I’ve never before posted this article, to the best of my knowledge.
Last revised: 23 November 2006
On the Language of Mystery
I said earlier that some religious teachers met a violent end; Jesus is only one example. For them to be able to discuss the mysteries in a manner explicable to those with ears to hear while going over the heads of the worldly-minded, the religious teachers of other days sometimes spoke in code.
In these essays, I’ll point to a few examples of that code and translate their encoded words back into plain and simple language, as best I can.
The Biblical code is a repository of metaphors, parables, and proverbs relating to profound realities.
For example, “the fire ever burning on the altar” usually means the immortal Self in the heart; (1) “the temple of God” is usually the human body that houses the Self; (2) “the garments” or “clothes” often represent the desires and thoughts in which a person is clothed that obscure the Self from our view; (3) “clouds” and “glory” often refer to the Holy Spirit, as do the phrases “Word of God,” “Amen,” “Wisdom,” etc. (See “The Divine Mother or Holy Spirit”.)
Sometimes these metaphors are used to make a difficult topic more easily understandable. Pseudo-Dionysius describes this work.
We … grasp these things in the best way we can, and as they come to us, wrapped in the sacred veils of that love toward humanity with which scripture and hierarchical traditions cover the truths of the mind with things derived from the realm of the senses.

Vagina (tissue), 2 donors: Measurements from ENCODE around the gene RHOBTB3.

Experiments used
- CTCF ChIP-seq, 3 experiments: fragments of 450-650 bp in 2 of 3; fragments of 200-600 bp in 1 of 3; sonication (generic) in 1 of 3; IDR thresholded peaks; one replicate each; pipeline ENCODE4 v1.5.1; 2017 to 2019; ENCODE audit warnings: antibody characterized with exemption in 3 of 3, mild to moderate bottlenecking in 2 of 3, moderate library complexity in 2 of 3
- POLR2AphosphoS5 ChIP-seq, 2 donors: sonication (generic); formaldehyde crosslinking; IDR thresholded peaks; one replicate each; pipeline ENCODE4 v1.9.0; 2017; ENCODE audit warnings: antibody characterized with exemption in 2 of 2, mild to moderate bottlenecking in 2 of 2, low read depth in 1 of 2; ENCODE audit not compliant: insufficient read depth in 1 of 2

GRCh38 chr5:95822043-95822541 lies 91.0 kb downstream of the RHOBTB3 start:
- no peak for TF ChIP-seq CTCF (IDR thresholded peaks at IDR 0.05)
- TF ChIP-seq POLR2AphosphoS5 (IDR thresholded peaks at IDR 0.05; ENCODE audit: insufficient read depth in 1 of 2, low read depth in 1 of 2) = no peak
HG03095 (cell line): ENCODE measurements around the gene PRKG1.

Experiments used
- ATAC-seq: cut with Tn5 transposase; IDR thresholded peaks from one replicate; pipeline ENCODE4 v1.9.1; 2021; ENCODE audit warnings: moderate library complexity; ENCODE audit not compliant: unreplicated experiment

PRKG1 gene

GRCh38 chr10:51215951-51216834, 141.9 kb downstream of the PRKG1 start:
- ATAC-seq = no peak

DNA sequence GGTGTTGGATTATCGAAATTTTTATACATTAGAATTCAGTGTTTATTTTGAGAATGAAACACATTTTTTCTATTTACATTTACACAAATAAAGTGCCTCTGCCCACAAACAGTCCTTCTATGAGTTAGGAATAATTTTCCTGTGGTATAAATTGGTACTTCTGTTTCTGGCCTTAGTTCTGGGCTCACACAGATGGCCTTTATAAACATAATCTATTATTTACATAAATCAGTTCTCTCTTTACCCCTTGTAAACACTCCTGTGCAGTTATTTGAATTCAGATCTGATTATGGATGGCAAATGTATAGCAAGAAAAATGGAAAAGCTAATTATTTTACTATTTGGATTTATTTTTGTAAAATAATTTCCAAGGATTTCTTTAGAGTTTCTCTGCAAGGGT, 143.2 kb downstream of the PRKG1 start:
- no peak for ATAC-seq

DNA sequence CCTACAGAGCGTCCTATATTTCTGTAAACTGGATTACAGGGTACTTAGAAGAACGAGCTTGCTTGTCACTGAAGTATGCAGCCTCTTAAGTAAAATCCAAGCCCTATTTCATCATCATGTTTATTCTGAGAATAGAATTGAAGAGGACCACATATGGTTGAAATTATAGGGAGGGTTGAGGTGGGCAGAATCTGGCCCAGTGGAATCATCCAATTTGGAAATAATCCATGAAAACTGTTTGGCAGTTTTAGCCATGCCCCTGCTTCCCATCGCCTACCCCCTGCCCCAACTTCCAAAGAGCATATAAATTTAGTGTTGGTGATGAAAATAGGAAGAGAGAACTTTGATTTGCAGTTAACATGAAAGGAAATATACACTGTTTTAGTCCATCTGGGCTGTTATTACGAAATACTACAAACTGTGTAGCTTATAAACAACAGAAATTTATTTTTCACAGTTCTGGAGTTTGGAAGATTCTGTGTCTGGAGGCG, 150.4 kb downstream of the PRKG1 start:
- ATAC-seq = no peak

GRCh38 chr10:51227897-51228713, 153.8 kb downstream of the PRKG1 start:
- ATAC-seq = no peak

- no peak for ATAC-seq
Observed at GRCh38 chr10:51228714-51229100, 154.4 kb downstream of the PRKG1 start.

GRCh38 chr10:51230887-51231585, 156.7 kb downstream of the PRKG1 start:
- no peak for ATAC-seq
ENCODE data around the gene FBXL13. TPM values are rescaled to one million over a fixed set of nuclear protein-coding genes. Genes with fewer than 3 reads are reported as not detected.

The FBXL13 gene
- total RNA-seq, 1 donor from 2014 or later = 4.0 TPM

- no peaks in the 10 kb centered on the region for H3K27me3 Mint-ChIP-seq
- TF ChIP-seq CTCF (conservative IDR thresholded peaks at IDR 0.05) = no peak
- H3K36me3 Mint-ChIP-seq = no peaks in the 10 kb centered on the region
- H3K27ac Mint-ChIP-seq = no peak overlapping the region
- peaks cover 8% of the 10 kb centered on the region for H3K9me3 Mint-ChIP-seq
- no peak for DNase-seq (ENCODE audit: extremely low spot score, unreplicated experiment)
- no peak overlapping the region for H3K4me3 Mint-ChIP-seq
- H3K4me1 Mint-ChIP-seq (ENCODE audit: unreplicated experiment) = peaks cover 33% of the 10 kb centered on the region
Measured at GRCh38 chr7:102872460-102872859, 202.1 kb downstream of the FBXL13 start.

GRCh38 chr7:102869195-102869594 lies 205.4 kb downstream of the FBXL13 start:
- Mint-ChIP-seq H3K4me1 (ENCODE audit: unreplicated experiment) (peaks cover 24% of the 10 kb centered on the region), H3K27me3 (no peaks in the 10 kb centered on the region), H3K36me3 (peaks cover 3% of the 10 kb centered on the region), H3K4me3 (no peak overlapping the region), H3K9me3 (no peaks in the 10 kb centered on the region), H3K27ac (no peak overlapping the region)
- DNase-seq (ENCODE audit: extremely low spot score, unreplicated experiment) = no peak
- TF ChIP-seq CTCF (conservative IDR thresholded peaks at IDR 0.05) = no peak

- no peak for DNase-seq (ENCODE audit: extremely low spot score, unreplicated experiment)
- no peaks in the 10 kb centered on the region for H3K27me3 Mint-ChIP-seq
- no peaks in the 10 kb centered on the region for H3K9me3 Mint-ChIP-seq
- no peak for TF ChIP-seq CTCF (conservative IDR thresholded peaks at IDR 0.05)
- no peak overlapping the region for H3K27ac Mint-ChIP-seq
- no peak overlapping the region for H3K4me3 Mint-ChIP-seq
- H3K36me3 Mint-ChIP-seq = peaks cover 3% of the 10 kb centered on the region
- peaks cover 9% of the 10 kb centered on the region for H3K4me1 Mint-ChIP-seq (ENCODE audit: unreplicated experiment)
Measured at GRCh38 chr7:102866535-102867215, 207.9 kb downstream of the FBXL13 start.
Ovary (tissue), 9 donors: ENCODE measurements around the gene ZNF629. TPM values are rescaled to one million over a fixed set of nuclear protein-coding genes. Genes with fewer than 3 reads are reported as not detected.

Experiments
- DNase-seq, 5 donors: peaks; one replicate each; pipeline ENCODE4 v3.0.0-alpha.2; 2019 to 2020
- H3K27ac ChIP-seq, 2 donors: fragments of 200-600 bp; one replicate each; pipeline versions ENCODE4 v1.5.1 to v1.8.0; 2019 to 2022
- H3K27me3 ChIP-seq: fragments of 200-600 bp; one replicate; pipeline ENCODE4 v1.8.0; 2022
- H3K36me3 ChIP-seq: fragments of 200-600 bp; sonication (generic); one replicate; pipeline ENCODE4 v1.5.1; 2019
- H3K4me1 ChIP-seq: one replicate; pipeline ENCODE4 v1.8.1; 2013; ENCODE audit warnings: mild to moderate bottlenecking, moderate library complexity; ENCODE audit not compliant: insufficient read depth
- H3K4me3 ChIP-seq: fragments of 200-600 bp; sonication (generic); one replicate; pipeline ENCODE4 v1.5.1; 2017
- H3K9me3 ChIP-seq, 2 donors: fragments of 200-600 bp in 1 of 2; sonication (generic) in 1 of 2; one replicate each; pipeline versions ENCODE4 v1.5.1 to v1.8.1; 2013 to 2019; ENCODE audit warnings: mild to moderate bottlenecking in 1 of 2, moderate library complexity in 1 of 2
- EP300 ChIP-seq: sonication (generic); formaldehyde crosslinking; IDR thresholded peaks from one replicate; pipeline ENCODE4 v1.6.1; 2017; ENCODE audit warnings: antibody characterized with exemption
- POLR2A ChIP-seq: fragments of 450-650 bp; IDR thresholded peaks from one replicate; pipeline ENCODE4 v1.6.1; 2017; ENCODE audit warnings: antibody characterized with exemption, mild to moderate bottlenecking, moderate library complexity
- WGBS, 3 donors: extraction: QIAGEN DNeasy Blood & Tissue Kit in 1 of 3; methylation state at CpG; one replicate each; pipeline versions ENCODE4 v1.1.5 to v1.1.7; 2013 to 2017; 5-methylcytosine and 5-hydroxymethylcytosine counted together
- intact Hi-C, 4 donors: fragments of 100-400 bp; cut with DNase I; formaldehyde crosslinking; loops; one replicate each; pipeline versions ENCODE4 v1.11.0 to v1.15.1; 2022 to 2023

“And so it is that the Transcendent is clothed in the terms of being, with shape and form on things which have neither, and numerous symbols are employed to convey the varied attributes of what is an imageless and supra-natural simplicity. (4)
More often, the code was used to couch profundities in a veil of mystery, as Jesus explained to his disciples.
The disciples came, and said unto him, Why speakest thou unto them in parables?
He answered and said unto them, Because it is given unto you to know the mysteries of the kingdom of heaven, but to them it is not given. …
Therefore speak I to them in parables: because they seeing see not; and hearing they hear not, neither do they understand. (5)
It was not given to the worldly to understand the mysteries. Of them St. Paul says:
If our gospel be hid, it is hid to them that are lost [in worldliness]:
In whom the god of this world hath blinded the minds of them which believe not. (17)
Even the religious masters of Israel, like Nicodemus, were to be found among the ranks of the worldly. Here Nicodemus, having asked Jesus for the truth, cannot penetrate his seeming riddles.
Nicodemus said unto him, How can a man be born when he is old? can he enter the second time into his mother’s womb, and be born? …
Jesus answered and said unto him, Art thou a master of Israel, and knowest not these things? …
If I have told you of earthly things, and ye believe not, how shall ye believe, if I tell you of heavenly things? (18)
All such metaphors as being born again, being redeemed, raised up, saved, sitting with Jesus in Paradise, or returning to the temple and going no more out are all synonyms for enlightenment [which we now know as Ascension], the realization of God the Father, which we’ve seen to be the purpose of life.